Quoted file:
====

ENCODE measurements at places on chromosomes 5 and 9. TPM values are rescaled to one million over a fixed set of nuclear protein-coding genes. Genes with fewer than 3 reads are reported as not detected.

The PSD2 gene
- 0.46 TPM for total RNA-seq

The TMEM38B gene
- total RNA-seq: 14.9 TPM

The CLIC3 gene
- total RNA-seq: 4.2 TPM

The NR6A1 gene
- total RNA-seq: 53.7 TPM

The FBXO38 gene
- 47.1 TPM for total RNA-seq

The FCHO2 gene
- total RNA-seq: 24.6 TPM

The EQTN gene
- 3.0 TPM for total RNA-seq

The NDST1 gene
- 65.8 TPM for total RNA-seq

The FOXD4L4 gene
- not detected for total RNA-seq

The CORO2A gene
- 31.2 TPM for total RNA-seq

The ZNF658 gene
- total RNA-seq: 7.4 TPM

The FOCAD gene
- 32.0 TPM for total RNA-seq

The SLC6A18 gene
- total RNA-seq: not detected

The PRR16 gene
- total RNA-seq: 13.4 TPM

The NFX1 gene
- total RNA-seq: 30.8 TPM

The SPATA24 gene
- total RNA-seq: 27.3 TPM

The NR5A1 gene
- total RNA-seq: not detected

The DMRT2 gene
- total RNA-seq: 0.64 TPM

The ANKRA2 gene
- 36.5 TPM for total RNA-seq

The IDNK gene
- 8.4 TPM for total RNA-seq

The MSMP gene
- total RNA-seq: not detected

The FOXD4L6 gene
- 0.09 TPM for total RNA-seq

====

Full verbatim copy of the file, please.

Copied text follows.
ENCODE measurements at places on chromosomes 5 and 9. TPM values are rescaled to one million over a fixed set of nuclear protein-coding genes. Genes with fewer than 3 reads are reported as not detected.

The PSD2 gene
- 0.46 TPM for total RNA-seq

The TMEM38B gene
- total RNA-seq: 14.9 TPM

The CLIC3 gene
- total RNA-seq: 4.2 TPM

The NR6A1 gene
- total RNA-seq: 53.7 TPM

The FBXO38 gene
- 47.1 TPM for total RNA-seq

The FCHO2 gene
- total RNA-seq: 24.6 TPM

The EQTN gene
- 3.0 TPM for total RNA-seq

The NDST1 gene
- 65.8 TPM for total RNA-seq

The FOXD4L4 gene
- not detected for total RNA-seq

The CORO2A gene
- 31.2 TPM for total RNA-seq

The ZNF658 gene
- total RNA-seq: 7.4 TPM

The FOCAD gene
- 32.0 TPM for total RNA-seq

The SLC6A18 gene
- total RNA-seq: not detected

The PRR16 gene
- total RNA-seq: 13.4 TPM

The NFX1 gene
- total RNA-seq: 30.8 TPM

The SPATA24 gene
- total RNA-seq: 27.3 TPM

The NR5A1 gene
- total RNA-seq: not detected

The DMRT2 gene
- total RNA-seq: 0.64 TPM

The ANKRA2 gene
- 36.5 TPM for total RNA-seq

The IDNK gene
- 8.4 TPM for total RNA-seq

The MSMP gene
- total RNA-seq: not detected

The FOXD4L6 gene
- 0.09 TPM for total RNA-seq